Becoming licensed for private duty nursing will require that you have post-secondary training in nursing from an accredited college. Obtaining a one-year nursing certificate or diploma will be sufficient for working as a Licensed Practical Nurse (LPN). If you’re striving for RN credentials, earning a two-year associate’s degree in nursing (ADN) or four-year¬†Bachelor of Science in Nursing (BSN)¬†degree will be required. Take electives in business because knowing how to receive payments from Medicare, Medicaid, and other insurance carriers is key. Attending graduate school to receive a Master of Science in Nursing (MSN) would advance your career as a nurse practitioner (NP) or clinical nurse specialist (CNS).

Pros and Cons of the Position

Like other careers, working in private duty nursing will provide a range of rewards and challenges that you should be aware of. On the positive side, private duty nurses can set their own pay rates and make higher salaries than traditional nursing employees. Private duty nurses are essentially their own bosses and have a high level of autonomy. The job allows RNs or LPNs to focus on delivering high-quality care to one patient and form a deep bond. Demand is high for private duty nurses, especially those working with elderly patients. On the other hand, private duty nurses are usually independent contractors, which makes them responsible for handling their own taxes. Lack of insurance benefits is a concern. Some private duty nurses may have to work longer hours to ensure round-the-clock needs are met. There’s very little job security, so you may have to change patients and locations frequently.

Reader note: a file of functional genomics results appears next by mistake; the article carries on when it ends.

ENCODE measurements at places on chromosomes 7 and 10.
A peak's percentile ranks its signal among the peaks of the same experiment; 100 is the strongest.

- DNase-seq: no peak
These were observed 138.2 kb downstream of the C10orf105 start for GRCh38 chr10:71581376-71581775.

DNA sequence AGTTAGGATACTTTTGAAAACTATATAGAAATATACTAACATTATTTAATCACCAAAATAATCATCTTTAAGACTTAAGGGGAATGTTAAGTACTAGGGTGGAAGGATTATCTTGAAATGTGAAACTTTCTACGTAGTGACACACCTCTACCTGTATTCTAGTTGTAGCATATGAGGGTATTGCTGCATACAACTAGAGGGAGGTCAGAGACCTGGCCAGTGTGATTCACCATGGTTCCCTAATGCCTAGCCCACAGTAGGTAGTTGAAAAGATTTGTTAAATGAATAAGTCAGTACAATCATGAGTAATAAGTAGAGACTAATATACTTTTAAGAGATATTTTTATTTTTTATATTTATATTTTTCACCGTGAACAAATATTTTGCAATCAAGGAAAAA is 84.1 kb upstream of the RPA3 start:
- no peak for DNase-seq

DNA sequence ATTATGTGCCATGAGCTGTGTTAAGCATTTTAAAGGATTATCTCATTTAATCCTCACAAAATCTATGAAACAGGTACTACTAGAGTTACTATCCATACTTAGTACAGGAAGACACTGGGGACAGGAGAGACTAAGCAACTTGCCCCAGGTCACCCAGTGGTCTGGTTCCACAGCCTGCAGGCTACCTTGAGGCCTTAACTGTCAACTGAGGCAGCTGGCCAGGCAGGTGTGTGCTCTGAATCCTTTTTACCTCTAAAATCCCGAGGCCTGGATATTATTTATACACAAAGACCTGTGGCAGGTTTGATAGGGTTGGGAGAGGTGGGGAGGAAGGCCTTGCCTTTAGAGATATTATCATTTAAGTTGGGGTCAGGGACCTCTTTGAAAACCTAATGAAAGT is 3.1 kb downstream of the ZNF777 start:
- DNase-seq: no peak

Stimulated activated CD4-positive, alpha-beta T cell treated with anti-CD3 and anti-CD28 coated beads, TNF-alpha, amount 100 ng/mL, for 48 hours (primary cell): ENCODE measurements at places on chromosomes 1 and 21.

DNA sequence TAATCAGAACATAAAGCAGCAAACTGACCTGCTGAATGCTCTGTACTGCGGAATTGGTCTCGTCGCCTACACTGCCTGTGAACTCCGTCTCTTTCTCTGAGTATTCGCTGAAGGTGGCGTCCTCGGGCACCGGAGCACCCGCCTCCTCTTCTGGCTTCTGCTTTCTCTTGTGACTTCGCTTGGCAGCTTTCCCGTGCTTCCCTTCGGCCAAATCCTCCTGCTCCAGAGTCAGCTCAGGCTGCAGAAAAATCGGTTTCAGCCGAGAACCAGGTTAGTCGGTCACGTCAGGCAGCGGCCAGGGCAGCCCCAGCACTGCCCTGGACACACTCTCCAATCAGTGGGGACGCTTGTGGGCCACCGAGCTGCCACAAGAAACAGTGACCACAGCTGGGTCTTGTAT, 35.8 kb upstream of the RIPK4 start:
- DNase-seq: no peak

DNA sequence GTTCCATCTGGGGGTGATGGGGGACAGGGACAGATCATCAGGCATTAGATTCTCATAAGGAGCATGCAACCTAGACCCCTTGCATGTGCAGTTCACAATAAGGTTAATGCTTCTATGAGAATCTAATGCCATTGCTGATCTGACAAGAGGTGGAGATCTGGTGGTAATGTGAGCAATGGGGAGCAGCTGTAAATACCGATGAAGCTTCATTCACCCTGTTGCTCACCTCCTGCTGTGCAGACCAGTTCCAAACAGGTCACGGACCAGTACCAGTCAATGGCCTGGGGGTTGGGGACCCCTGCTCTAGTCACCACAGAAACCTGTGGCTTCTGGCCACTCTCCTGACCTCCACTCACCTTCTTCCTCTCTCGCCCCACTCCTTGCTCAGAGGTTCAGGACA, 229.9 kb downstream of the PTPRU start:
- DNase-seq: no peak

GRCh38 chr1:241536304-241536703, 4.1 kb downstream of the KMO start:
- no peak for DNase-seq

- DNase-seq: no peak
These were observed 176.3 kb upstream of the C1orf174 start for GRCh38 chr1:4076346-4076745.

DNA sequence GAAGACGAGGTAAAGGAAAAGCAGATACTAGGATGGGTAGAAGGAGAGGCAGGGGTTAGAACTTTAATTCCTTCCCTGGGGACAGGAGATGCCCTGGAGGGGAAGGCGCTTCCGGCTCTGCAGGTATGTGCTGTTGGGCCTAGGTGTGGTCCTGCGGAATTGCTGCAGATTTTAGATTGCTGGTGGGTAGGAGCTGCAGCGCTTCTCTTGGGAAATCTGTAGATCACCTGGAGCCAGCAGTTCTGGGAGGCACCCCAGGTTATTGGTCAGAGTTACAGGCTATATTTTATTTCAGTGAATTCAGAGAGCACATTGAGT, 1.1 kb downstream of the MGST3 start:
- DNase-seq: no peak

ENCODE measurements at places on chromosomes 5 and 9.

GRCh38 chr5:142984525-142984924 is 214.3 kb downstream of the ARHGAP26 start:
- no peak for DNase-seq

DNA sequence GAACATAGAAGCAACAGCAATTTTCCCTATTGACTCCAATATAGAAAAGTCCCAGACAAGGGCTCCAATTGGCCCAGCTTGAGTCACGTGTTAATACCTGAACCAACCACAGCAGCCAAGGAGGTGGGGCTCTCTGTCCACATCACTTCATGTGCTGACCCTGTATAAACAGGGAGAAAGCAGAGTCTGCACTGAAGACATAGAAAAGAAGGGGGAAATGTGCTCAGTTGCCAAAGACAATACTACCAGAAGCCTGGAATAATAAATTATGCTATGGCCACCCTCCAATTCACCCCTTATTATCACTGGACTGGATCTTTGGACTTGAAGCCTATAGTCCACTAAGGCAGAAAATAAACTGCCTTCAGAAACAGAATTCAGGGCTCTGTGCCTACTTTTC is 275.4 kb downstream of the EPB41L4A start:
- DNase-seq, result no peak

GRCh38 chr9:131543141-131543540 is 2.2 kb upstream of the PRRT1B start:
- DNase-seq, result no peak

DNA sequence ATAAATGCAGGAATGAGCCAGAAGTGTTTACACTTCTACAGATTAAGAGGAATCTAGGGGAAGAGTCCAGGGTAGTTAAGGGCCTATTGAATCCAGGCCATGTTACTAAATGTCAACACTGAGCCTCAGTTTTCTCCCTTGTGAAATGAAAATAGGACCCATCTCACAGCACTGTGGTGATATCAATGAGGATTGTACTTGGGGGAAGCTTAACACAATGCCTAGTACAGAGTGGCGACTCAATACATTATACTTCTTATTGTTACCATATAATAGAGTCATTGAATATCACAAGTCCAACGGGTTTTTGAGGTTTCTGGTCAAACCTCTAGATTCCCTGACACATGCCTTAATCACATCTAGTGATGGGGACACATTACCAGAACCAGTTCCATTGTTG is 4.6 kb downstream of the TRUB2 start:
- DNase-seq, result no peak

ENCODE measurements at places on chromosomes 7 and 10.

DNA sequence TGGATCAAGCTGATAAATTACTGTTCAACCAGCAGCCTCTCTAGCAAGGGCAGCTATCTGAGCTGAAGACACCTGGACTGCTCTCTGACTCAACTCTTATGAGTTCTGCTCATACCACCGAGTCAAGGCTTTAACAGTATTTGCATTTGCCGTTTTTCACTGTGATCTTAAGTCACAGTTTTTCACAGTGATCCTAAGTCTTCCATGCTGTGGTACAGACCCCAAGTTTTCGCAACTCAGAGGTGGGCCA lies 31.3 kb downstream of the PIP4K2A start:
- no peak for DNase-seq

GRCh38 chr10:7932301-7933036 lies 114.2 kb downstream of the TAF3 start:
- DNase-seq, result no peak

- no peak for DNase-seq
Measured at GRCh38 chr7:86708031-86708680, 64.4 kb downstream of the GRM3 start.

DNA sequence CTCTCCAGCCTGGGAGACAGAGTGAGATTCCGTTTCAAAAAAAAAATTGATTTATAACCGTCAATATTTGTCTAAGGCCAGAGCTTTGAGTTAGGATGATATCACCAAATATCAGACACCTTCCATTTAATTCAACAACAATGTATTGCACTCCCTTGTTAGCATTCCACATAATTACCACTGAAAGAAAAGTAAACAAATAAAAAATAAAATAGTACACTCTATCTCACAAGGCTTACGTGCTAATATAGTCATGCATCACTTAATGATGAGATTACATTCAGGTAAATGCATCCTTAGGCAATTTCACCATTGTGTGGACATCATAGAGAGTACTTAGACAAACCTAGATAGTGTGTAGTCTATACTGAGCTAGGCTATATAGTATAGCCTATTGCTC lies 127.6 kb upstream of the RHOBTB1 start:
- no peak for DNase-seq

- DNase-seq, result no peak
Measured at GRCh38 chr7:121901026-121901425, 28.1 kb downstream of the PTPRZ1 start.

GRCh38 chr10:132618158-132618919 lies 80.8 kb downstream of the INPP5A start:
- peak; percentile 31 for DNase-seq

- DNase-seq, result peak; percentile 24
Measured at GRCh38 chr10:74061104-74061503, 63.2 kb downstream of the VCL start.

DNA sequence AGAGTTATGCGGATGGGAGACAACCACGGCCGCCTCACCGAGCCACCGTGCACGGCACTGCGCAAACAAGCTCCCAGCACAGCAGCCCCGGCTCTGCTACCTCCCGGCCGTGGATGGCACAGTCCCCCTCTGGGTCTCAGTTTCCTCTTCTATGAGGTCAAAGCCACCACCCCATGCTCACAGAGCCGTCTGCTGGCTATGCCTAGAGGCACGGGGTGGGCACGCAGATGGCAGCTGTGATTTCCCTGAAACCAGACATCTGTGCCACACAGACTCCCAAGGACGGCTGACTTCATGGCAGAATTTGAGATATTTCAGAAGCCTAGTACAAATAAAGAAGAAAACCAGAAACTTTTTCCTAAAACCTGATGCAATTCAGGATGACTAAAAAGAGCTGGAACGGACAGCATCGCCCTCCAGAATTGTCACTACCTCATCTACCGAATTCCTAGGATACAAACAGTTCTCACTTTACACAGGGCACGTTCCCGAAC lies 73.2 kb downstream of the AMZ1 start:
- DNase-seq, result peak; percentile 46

Getting Started